- Through the time it takes for the database to respond to a query or complete an update for a specific application;
- Through throughput, which is the number of transactions per second that the database system can handle in a specified period, considering all applications that use the database.
Physical resources that can cause delays when executing database applications include CPU, I/O (such as a disk), and Computer networks.
4. Implementation, Monitoring and Maintenance
This is the final stage of the database system life cycle, where we create and maintain the database. We can briefly describe it as follows:
Implementation: Creation of tables in the database using Data Definition Language (DDL) and updating, performing queries, and configuring indexes and constraints with Data Manipulation Language (DML). The SQL language encompasses both languages.
- Example of DDL:
- Example of DML:
Monitoring: Monitoring the performance of the database. PostgreSQL implements the
EXPLAIN command (Section 3.2 of the book "The Internals of PostgreSQL”), which helps monitor the performance of a query by providing its cost.
Maintenance: Modifications to the database to meet performance requirements and changes in user requirements, for example. In this phase, there are design adjustments, which continue the life cycle of the DBMS.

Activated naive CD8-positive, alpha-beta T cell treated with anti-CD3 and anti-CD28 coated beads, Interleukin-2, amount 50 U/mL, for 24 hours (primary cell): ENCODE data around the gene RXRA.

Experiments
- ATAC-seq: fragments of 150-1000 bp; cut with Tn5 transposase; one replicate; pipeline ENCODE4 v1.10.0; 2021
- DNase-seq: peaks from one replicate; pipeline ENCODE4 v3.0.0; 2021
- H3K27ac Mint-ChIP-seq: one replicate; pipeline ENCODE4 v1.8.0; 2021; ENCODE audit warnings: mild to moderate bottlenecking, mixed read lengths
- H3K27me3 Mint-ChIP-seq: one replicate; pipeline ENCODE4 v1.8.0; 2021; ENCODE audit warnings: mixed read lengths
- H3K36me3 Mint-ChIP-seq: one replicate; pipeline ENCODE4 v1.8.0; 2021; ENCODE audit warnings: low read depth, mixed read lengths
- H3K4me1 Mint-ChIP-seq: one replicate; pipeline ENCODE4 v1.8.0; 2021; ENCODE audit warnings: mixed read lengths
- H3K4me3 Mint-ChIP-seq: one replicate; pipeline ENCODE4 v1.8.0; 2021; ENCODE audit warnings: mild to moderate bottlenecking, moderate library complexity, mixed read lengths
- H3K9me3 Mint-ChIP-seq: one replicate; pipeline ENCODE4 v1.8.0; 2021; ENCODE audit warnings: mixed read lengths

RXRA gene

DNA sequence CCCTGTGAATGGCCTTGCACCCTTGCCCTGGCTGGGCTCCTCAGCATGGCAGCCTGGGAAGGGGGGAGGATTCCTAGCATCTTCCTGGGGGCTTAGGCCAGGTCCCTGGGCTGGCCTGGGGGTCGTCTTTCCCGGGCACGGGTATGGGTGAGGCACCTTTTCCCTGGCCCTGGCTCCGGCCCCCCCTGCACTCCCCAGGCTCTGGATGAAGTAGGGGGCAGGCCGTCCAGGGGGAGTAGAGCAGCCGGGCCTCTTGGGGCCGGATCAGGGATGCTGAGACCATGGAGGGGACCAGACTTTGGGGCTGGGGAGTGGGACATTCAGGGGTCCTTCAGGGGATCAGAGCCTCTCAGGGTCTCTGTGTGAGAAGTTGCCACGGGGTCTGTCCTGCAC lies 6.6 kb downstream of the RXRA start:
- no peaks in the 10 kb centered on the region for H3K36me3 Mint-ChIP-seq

In this article, we understood the importance of studying the resources and implementation of an RDBMS to ensure proper management of its life cycle. We also saw that this consists of a requirements analysis, logical design, physical design, implementation, monitoring, and maintenance. In the next post, I will apply some of these concepts by implementing the article database given as an example in the requirements analysis section, using PostgreSQL with Apache AGE for graph visualization. So, if you like to get your hands dirty, don't miss the next post!
My intention is to provide access to technology information through reliable sources. If you have found any incorrect information, please contact me at firstname.lastname@example.org.
How an RDBMS works #1: Lessons from “The Internals of PostgreSQL”
How an RDBMS works #2: Reasons to study its design
Collaborate to Innovate: How a Social Network Can Help You Find Your Dream Pair Programming Team
Lightstone, Sam S., Toby J. Teorey, and Tom Nadeau. Physical Database Design: the database professional's guide to exploiting indexes, views, storage, and more. Morgan Kaufmann, 2010.
Microsoft. Description of the database normalization basics. 2023. Available at https://learn.microsoft.com/en-us/office/troubleshoot/access/database-normalization-description. Acessed on 03/31/2023.
SUZUKI, Hironobu. The Internals of PostgreSQL for database administrators and system developers. Interdb. 2015. Available at https://www.interdb.jp/pg/. Acessed on 03/25/2023.
Souza, Wander Inácio de. Database I Class Notes - Concepts and Architecture of Database Systems. Federal University of Ouro Preto. 2016. Unpublished.
Banner designed by Freepik.
Contribute to Apache AGE
Apache AGE website: https://age.apache.org/
Apache AGE Github: https://github.com/apache/age
Top comments (0)